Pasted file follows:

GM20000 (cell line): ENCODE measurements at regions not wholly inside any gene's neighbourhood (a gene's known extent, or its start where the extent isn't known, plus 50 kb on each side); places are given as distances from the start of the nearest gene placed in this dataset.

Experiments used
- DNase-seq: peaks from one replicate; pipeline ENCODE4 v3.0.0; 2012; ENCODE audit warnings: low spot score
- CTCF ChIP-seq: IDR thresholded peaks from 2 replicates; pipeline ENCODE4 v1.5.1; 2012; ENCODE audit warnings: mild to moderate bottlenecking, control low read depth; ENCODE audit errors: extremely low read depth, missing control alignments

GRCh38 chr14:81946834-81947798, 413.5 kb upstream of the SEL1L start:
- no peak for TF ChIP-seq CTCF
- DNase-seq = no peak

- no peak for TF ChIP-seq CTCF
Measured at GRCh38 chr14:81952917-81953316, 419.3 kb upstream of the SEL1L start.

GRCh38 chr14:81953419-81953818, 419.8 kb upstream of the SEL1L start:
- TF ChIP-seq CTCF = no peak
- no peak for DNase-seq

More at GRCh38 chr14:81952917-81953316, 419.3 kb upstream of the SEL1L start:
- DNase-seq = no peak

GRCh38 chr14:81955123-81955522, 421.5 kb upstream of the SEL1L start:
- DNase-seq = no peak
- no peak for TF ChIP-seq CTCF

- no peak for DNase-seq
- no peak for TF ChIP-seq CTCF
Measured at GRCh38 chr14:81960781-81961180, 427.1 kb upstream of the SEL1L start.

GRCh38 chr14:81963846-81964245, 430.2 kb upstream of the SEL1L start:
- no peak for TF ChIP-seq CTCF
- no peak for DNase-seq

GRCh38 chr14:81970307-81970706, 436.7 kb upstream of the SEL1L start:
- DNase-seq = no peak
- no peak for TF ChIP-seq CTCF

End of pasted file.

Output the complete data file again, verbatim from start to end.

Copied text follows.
GM20000 (cell line): ENCODE measurements at regions not wholly inside any gene's neighbourhood (a gene's known extent, or its start where the extent isn't known, plus 50 kb on each side); places are given as distances from the start of the nearest gene placed in this dataset.

Experiments used
- DNase-seq: peaks from one replicate; pipeline ENCODE4 v3.0.0; 2012; ENCODE audit warnings: low spot score
- CTCF ChIP-seq: IDR thresholded peaks from 2 replicates; pipeline ENCODE4 v1.5.1; 2012; ENCODE audit warnings: mild to moderate bottlenecking, control low read depth; ENCODE audit errors: extremely low read depth, missing control alignments

GRCh38 chr14:81946834-81947798, 413.5 kb upstream of the SEL1L start:
- no peak for TF ChIP-seq CTCF
- DNase-seq = no peak

- no peak for TF ChIP-seq CTCF
Measured at GRCh38 chr14:81952917-81953316, 419.3 kb upstream of the SEL1L start.

GRCh38 chr14:81953419-81953818, 419.8 kb upstream of the SEL1L start:
- TF ChIP-seq CTCF = no peak
- no peak for DNase-seq

More at GRCh38 chr14:81952917-81953316, 419.3 kb upstream of the SEL1L start:
- DNase-seq = no peak

GRCh38 chr14:81955123-81955522, 421.5 kb upstream of the SEL1L start:
- DNase-seq = no peak
- no peak for TF ChIP-seq CTCF

- no peak for DNase-seq
- no peak for TF ChIP-seq CTCF
Measured at GRCh38 chr14:81960781-81961180, 427.1 kb upstream of the SEL1L start.

GRCh38 chr14:81963846-81964245, 430.2 kb upstream of the SEL1L start:
- no peak for TF ChIP-seq CTCF
- no peak for DNase-seq

GRCh38 chr14:81970307-81970706, 436.7 kb upstream of the SEL1L start:
- DNase-seq = no peak
- no peak for TF ChIP-seq CTCF